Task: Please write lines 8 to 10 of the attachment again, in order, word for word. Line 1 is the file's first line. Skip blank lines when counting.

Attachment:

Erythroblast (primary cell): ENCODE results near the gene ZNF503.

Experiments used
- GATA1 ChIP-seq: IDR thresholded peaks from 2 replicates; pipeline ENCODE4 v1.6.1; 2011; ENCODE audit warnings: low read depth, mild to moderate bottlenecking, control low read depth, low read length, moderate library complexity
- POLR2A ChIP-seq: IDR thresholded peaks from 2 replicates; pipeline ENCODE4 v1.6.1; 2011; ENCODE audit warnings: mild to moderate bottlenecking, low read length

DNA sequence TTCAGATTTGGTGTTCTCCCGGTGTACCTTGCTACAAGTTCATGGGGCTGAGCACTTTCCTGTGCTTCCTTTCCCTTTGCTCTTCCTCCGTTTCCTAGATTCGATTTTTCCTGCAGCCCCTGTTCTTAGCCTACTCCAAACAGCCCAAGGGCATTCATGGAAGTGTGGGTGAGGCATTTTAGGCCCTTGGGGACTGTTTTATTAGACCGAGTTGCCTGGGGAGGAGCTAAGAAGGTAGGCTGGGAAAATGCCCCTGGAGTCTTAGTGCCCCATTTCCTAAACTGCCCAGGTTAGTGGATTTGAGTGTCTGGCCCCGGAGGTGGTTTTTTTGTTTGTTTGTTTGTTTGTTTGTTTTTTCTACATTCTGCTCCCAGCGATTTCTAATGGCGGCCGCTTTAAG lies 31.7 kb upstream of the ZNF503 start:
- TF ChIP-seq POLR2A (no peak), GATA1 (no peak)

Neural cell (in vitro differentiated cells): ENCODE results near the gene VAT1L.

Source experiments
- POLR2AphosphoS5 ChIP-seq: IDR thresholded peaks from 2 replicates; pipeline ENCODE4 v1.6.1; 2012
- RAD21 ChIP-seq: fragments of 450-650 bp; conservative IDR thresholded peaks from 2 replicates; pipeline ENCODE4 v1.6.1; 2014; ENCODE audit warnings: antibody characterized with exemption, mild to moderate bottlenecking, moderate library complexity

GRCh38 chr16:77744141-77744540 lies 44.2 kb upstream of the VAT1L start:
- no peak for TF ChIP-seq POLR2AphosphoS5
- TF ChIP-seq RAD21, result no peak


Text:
Source experiments
- POLR2AphosphoS5 ChIP-seq: IDR thresholded peaks from 2 replicates; pipeline ENCODE4 v1.6.1; 2012
- RAD21 ChIP-seq: fragments of 450-650 bp; conservative IDR thresholded peaks from 2 replicates; pipeline ENCODE4 v1.6.1; 2014; ENCODE audit warnings: antibody characterized with exemption, mild to moderate bottlenecking, moderate library complexity